What Happens to a Risk Averse Industry When Disruption Hits? The Fall of the Traditional Music Industry


When I grew up in the 80s, I remember going from vinyl and 8-tracks to cassettes and finally to cd’s. I spent a lot of my money on “upgrading to cd” in high school and in the years after. In those days, the music industry ran the show. You couldn’t easily record music played on the radio. In high school and college, we traded rock concerts on cassette, but the quality wasn’t a threat to the music industry.

In the 1993, two events turned the music world upside down. First was the creation and release of the “mp3”, a compressed music format which allowed music to be uploaded and downloaded easily, even on the slow connections of the 1990’s. That same year, the early web browser, Mosaic, was released. Mosaic was the first browser with the ability to display text and pictures on the same screen. The internet was born, and with it, a world of pain and challenges for the music industry.

As the 1990’s progressed into the 2000’s, the music listening public was downloading and trading mp3’s. An entire generation stopped buying physical cd’s. Mp3 download sites gained popularity. The music industry faced a crossroad. What did they do?

Business in Denial

From the legal standpoint, the music industry was right to fight illegal copyright violations. They sued Napster and other music file sharing services. The RIAA (Recording Industry Association of America) didn’t stop there. They began a campaign of suing internet users who downloaded pirated music. In one case, a 12 year old was served papers and paid $2,000 to settle the case. The 12 year old was the first of 261 defendants to settle lawsuits with the RIAA.

When you are suing your potential customers, something is wrong.

Fast Forward to Today

According to the New York Times, the music industry revenues are down by billions of dollars a year and are not expected to rebound. According to the RIAA, revenues went from nearly $12 billion in 2006 to $7.65 billion in 2016. Only $1 billion in cd sales in 2015, down from $12 billion in 1999, the peak year for cd sales. Music downloads are down too as the paying public has moved to streaming.

According to the New York Times article, “The result is that the music industry finds itself fighting over pennies while waving goodbye to dollars. For instance, the growing but still specialized market for vinyl records is generating more revenue than the music on YouTube, one of the biggest destinations on the Internet, but that’s because YouTube pays royalties in the tiniest fractions of cents.”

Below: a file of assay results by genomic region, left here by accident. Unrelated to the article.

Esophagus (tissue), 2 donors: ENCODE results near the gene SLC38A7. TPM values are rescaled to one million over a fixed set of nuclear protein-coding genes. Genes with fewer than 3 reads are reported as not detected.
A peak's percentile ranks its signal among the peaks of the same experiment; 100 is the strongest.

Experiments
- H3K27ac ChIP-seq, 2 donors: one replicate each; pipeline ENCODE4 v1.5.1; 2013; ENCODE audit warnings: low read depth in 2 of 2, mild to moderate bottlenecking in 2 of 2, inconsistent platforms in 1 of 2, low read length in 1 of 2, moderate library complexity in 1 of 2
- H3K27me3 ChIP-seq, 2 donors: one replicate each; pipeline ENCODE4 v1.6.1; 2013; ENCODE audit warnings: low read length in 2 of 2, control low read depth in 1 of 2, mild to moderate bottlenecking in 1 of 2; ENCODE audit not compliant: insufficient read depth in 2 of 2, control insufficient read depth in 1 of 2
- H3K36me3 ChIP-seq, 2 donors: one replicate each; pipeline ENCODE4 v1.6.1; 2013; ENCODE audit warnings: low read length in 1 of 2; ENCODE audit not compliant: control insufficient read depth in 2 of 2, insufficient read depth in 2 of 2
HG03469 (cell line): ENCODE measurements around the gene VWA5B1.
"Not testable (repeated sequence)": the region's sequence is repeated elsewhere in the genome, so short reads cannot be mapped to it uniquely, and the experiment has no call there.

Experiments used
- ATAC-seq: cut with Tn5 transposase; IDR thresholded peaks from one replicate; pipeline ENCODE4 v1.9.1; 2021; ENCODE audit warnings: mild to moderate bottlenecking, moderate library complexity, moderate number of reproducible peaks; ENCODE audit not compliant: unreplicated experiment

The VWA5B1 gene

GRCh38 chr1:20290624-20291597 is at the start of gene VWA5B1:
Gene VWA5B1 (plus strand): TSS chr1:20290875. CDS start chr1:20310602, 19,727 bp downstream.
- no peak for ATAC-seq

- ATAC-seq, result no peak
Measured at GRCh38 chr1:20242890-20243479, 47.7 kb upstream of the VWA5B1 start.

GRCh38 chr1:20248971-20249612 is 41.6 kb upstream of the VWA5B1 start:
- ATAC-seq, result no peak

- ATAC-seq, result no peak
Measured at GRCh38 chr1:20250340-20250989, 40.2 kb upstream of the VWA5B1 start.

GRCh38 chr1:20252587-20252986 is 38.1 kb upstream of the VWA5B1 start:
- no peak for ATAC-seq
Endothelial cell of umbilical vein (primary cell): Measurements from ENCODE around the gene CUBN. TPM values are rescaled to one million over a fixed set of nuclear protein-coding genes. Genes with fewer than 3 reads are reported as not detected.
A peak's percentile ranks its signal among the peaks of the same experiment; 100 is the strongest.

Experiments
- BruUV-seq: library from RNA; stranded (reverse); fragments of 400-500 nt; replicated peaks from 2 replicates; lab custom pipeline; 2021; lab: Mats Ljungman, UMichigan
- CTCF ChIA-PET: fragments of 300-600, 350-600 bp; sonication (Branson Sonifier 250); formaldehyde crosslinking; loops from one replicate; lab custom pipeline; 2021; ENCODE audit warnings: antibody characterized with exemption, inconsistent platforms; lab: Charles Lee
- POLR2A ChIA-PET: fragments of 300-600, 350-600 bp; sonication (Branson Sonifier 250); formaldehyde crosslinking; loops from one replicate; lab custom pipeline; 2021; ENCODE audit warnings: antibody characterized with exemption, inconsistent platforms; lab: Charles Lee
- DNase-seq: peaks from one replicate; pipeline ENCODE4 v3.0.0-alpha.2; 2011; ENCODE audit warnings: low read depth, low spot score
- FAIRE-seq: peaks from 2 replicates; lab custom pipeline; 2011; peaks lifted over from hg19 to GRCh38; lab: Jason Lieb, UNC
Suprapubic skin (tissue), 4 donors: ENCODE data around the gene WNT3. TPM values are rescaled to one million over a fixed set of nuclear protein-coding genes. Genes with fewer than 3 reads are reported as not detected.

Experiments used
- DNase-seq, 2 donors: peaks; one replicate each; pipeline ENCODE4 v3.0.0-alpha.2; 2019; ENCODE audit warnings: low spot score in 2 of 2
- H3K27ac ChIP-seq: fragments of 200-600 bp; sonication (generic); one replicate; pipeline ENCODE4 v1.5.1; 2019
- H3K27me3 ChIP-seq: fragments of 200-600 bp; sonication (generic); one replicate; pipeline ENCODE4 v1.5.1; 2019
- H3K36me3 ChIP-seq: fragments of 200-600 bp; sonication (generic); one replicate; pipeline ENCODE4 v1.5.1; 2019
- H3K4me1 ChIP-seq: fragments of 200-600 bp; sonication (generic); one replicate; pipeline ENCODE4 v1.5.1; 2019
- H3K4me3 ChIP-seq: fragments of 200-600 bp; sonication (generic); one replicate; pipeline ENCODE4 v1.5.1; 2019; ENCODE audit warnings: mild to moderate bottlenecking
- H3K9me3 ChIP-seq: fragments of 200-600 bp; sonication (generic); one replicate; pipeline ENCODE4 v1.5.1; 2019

Music is no longer a physical product or commodity. It is data.

The music buying public doesn’t see music as something they will ever own. Music is streamed data. The music industry had a lot leverage over local and chain music stores when music was “comprised of atoms” — a cd and a booklet with text and photos. They have little leverage over Spotify and YouTube. YouTube gives and sells a lot of content — music and video — and they know the public isn’t willing to pay a lot for music today.

What If the Music Industry Had Taken a Few Risks?

Let’s go back in time to the year 2002. By then, mp3s and file sharing were huge and torrent sites were starting to flourish. Peak sales were down, and it was obvious something big was happening. A growing number of people began to have music collections on their computer and the first wave of music store closings had begun.

The music industry insisted on the $15-$20 per cd price point. Within a few years, the only people who bought cd’s were the hardcore collectors. It’s hard to resist a download when a “printed” version costs $20. The industries could have done what others did in times of crises and lowered prices. It’s called reality.

Today, I’m shocked to see cd’s go for the same $15-$20, as if nothing has happened. At $3-$5 a cd, the public wouldn’t have weaned itself so quickly off of the physical disc. Even if this was a stopgap for a few years, continuing to sell cd’s at $20 a pop was seen as an insult — and a joke — to a person with broadband at home. “I can download the entire disc in mp3 format in 2 minutes, or the lossless FLAC version in 10 minutes. Why would I pay $20?”

The second major risk that the music industry could have taken was — “if you can’t beat ’em, join ‘em!”. By the time Spotify and YouTube grew to enormous audiences sizes, it was too late. But in the years 2000–2010, the industry could have realized where this was going and created their own “uber-streaming network” and adopt a new approach of “if you’re going to stop buying cd’s, we will be the pipe from which you obtain our content.”

They did not do this, and now, the music labels are a line item for much bigger — and more influential — streaming services.

Music executives failed the system. They refused to see the writing on the wall and innovate, and remained in the tunnel vision of certainty. They took zero risks, expected the world to return to the way it once was, and they lost. Today, bands make a living the old fashioned way — by playing live music — and they owe little to their label, who doesn’t bring them a lot of profits.

Imagine that — the jet set music executive’s biggest problem was that he was too conservative.


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Yonatan Levy